LOS ANGELES (November 16, 2015) – The Association of Moving Image Archivists (AMIA) will hold the 2015 edition of its Annual Conference in Portland, Oregon, from November 18- 21 at the Hilton Portland & Executive Tower. Over 600 members of the global media preservation community will gather to discuss not only the safeguarding of valuable archival elements, but how to keep those assets viable and accessible for the future.
As part of the Conference lineup, representatives from Hollywood studios, universities, national and regional archives, corporate libraries, museums, and more will present case studies and workshops.
·Maintaining television archives, including the 27-year-old C-SPAN Archives, which contain over 210,000 hours of free online, indexed, digital content that can be viewed, clipped, and shared. Learn how this national network saves every minute of its three 24-hour broadcasts.
·Experts from the Academy Film Archive and George Eastman Museum trace the journey of a hypothetical collection (illustrated by several real world examples) from arrival at the repository, to assessment and inventory, de-accession and disposal while distilling a collection to its essential material that effectively honors the work, artists and donors.
·Archivists from the Big Ten and Pac-12 sports conferences, join Chicago Film Archives and Northeast Historic Film to discuss creative approaches to funding, copyright and licensing, digital preservation and storage of sports collections.
·Paramount Pictures will offer an in-depth looking into their archiving practices, including how they assess the condition of their collections, developed the process of prioritization, and established principles for digital preservation.
·The Academy Color Encoding System, known as ACES, was released to the industry in December 2014 as a production-ready suite of technical standards, best practices and support tools. Developed and tested by equipment manufacturers, facilities and filmmakers over the last 11 years, ACES is intended to be the standardized digital production infrastructure that enables the industry to take full advantage of coming high dynamic range and wide color gamut capture, processing and display technologies. This presentation will explain how productions using ACES will generate archive-ready files and the file formats and related standards that support long-term archiving of digital motion picture materials.
·The British Film Institute will review its on-going project to unlock moving images for new audiences with the digitization and publication of 10,000 films in partnership with UK Regional and National archives and rights holders.
In addition to the full conference schedule for attendees, several screenings will be open to the general public. Seats are available on a first come, first served basis. A selection of free screenings includes:
·Paris is Burning: Friday, November 20, 7:45 p.m., Whitsell Auditorium, Northwest Film Center
Released over 25 years ago, Paris is Burning follows a handful of drag queens who compete in balls in New York City. The film opened a window into what it was like being openly gay in New York City in the 1980s. This screening of the remastered version will be presented for the first time in its original aspect ratio, restored from original camera negative.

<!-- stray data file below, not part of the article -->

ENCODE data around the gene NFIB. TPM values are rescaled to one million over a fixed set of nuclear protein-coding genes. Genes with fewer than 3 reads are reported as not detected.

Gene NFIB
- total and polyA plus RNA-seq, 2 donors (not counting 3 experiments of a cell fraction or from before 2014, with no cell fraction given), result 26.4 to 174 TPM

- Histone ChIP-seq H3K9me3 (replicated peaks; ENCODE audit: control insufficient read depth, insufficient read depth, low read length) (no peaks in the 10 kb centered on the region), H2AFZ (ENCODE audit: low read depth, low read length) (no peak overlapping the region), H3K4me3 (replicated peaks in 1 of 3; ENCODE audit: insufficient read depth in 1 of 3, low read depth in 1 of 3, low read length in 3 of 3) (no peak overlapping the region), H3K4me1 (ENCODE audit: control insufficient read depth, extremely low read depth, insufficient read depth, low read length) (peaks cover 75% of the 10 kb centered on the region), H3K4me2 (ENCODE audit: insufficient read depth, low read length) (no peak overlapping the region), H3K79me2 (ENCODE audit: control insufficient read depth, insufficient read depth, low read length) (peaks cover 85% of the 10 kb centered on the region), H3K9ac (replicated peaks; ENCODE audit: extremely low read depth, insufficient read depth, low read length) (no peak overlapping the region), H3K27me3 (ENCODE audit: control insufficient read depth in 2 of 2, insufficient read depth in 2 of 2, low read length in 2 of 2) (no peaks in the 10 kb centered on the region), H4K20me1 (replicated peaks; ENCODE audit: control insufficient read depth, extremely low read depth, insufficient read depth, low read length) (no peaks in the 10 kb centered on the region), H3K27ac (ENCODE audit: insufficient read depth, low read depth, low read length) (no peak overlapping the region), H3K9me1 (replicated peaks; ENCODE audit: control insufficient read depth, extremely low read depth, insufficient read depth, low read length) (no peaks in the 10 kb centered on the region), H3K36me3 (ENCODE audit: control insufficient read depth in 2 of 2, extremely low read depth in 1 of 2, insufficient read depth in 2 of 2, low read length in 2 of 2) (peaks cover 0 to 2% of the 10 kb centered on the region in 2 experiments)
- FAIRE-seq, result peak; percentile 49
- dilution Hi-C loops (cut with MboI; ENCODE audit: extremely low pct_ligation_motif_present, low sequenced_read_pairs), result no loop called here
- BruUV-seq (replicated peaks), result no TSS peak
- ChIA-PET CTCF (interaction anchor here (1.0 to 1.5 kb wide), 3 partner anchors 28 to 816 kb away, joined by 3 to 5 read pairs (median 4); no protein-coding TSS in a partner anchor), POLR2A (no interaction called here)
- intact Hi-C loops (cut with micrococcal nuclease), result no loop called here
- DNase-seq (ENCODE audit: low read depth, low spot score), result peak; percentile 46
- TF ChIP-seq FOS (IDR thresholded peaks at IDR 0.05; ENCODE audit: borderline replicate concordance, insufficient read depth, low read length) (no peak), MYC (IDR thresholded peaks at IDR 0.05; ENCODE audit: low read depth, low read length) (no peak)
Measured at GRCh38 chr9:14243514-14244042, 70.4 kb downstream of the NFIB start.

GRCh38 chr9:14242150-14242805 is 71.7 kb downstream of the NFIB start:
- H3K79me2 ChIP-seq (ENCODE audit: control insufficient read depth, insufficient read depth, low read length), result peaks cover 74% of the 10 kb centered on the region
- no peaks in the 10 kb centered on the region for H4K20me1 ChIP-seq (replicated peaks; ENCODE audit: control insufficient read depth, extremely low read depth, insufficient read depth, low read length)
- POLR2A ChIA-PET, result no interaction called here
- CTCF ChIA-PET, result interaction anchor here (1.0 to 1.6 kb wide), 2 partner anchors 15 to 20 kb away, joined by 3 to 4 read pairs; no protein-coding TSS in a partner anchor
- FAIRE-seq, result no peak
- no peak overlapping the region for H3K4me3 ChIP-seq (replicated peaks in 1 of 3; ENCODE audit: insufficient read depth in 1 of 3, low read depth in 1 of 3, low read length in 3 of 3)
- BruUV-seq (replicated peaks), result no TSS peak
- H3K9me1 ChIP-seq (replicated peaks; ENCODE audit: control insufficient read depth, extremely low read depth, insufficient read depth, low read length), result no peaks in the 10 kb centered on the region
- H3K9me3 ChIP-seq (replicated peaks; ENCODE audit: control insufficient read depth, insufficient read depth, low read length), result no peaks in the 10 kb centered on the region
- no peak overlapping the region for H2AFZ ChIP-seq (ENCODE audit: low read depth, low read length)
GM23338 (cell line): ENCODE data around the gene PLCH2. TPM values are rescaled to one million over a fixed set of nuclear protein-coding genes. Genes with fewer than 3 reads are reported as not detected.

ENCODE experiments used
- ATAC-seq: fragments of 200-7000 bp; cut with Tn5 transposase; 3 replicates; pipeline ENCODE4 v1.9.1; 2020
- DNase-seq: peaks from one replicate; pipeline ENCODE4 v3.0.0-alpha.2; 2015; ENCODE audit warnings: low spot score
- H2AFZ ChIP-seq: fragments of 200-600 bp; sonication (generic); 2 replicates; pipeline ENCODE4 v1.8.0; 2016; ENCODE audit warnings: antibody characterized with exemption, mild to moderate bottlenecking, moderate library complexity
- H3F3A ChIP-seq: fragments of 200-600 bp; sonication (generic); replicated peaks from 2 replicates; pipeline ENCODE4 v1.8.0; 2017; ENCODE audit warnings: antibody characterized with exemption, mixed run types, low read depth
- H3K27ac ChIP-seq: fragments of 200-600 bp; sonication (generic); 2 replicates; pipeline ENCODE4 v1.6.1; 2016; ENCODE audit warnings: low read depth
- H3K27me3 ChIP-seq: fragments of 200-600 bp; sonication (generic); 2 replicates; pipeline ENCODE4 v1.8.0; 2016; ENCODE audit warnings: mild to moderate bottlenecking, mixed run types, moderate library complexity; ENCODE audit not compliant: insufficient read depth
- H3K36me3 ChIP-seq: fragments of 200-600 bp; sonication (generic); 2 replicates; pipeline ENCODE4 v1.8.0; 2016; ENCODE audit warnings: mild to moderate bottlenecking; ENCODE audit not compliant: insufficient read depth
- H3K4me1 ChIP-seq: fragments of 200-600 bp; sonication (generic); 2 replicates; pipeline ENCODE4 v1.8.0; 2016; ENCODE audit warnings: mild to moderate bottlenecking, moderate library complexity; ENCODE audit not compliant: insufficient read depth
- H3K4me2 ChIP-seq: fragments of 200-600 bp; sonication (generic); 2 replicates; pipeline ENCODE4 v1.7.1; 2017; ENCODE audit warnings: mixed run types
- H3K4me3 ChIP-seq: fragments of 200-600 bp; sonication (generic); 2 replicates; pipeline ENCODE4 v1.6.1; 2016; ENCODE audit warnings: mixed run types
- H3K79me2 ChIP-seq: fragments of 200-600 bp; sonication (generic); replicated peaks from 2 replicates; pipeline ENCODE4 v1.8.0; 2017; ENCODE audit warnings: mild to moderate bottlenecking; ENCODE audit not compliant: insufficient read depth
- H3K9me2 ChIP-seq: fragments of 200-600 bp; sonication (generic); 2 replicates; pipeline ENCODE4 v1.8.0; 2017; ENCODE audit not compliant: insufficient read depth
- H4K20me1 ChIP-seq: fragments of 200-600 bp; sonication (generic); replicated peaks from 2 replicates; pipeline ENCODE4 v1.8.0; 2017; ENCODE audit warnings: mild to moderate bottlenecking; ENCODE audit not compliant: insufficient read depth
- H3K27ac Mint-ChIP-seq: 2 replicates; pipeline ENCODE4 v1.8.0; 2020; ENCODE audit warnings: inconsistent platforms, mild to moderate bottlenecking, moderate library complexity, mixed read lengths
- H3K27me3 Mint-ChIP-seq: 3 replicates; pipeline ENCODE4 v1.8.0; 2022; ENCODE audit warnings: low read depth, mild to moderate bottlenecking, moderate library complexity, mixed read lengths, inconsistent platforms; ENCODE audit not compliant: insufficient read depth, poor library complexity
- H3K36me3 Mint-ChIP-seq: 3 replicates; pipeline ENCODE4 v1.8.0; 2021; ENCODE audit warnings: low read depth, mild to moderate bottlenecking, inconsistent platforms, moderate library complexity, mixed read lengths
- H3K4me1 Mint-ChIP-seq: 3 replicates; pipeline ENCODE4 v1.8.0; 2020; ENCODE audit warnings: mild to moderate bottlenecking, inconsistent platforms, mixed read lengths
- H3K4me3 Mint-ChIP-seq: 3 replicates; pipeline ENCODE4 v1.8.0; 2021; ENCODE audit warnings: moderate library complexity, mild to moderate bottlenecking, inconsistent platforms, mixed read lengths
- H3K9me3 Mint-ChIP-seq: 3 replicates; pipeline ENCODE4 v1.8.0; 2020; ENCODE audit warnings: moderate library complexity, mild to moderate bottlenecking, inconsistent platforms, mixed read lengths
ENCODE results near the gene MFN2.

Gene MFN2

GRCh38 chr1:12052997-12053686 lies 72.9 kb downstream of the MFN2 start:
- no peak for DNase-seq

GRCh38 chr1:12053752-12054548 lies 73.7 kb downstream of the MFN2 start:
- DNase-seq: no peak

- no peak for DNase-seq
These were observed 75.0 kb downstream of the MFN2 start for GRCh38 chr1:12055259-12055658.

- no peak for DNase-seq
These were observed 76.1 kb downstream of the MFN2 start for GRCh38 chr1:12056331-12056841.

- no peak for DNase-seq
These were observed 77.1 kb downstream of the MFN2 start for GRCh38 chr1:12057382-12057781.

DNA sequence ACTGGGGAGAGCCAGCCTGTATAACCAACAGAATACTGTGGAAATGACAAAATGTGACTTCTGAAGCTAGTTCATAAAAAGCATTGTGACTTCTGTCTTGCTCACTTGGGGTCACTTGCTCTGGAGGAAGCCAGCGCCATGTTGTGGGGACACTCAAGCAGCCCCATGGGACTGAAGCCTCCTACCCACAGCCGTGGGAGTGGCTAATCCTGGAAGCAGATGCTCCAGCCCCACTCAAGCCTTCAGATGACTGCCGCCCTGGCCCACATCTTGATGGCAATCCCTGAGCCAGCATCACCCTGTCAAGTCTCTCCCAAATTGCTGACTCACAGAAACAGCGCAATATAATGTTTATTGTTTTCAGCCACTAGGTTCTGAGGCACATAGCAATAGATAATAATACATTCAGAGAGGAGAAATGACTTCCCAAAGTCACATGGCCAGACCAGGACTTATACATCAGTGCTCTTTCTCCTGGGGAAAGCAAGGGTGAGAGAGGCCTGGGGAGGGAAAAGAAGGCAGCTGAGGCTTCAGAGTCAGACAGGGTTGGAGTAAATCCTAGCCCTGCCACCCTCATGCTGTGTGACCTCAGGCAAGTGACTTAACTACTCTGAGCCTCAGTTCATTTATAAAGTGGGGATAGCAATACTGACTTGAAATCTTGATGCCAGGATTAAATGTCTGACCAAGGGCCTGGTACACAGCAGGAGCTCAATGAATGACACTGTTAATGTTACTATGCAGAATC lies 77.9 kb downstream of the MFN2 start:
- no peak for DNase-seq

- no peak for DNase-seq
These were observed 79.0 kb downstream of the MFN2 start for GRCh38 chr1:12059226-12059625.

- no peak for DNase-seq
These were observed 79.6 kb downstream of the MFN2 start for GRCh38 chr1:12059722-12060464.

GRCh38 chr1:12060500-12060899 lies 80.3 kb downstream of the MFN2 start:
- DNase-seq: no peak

·The Thanhouser Studio and the Birth of American Cinema: Saturday, November 21, 11:00 a.m., Whitsell Auditorium, Northwest Film Center
Utilizing film clips from AMIA member archives, this documentary tells the untold story of the rise and fall of the Thanhouser Studio during the first decade of the 20th century, tracing the evolution of one family’s endeavors from live theater production to building a highly successful, independent silent motion picture studio.
·This is Cinerama: Remastered: Saturday, November 21, 1:00 p.m., Whitsell Auditorium, Northwest Film Center
Plunging viewers into a startling new world of entertainment, Cinerama was a larger than life, three-dimensional, immersive cinematic process that was different in format and presentation from any other type of filmed entertainment at the time. This is Cinerama is a demonstration film, a travelogue, an opera, an Aquacade, with soaring majesty and thrilling spectacle. Presented in Smilebox(TM) Curved Screen Simulation, the film's digital restoration team will present a before-and-after demonstration prior to the screening.
AMIA also partners with the Digital Library Federation for Hack Days, where practitioners and managers of digital audiovisual collections join developers and engineers for an intense day of collaboration to develop and refine simple tools for digital audiovisual preservation and access. The groups compete to come up with the award-winning solution.
Additionally, Poster Sessions throughout the week give attendees 1:1 access to the people in the trenches of audiovisual preservation, and there is a half day presentation of The Reel Thing, a technical symposium that explores recent restoration projects in depth.
Visit the AMIA Conference website for full details and the complete schedule: http://www.amiaconference.net/
The Association of Moving Image Archivists (AMIA) is a nonprofit, international association dedicated to the preservation and use of moving image media. AMIA supports public and professional education and fosters cooperation and communication among the individuals and organizations concerned with the acquisition, preservation, description, exhibition, and use of moving image materials. For more information, visit www.amianet.org.